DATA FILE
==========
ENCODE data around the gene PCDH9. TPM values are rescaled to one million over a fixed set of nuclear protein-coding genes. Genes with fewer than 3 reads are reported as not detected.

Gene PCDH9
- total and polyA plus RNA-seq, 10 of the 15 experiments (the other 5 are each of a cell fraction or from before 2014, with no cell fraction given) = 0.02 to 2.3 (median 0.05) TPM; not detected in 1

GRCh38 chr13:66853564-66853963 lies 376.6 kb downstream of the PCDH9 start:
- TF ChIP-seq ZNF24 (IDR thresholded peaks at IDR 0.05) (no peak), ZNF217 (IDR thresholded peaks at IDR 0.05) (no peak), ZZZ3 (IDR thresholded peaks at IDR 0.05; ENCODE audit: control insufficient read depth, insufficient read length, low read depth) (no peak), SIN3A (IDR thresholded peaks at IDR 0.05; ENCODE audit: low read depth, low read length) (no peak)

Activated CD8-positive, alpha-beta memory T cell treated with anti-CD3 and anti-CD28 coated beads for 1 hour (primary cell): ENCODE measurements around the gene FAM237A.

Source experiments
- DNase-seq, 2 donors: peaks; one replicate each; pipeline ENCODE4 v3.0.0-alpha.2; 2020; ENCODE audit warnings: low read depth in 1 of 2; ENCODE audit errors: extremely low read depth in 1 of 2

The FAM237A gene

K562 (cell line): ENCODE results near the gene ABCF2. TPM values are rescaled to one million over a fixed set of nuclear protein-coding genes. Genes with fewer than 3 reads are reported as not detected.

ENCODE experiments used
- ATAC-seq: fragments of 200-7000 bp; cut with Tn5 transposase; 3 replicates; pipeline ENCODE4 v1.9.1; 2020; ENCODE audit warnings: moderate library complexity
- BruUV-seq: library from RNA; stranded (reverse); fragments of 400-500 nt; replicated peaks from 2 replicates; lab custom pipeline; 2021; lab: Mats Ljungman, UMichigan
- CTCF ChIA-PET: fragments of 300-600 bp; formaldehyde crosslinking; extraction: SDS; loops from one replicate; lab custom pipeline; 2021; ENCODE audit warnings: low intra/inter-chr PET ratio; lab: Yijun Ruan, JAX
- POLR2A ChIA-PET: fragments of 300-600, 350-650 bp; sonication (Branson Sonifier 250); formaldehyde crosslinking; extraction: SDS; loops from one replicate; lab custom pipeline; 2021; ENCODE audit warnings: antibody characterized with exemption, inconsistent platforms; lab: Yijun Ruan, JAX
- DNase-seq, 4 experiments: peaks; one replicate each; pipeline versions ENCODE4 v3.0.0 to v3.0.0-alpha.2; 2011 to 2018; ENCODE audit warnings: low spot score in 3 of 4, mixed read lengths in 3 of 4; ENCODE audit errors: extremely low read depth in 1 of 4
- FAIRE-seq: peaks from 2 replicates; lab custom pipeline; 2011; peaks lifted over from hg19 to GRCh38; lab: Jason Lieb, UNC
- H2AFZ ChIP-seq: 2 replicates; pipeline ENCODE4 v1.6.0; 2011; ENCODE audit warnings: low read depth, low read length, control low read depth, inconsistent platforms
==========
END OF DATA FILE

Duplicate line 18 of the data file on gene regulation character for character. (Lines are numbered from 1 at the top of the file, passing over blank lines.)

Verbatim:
- H2AFZ ChIP-seq: 2 replicates; pipeline ENCODE4 v1.6.0; 2011; ENCODE audit warnings: low read depth, low read length, control low read depth, inconsistent platforms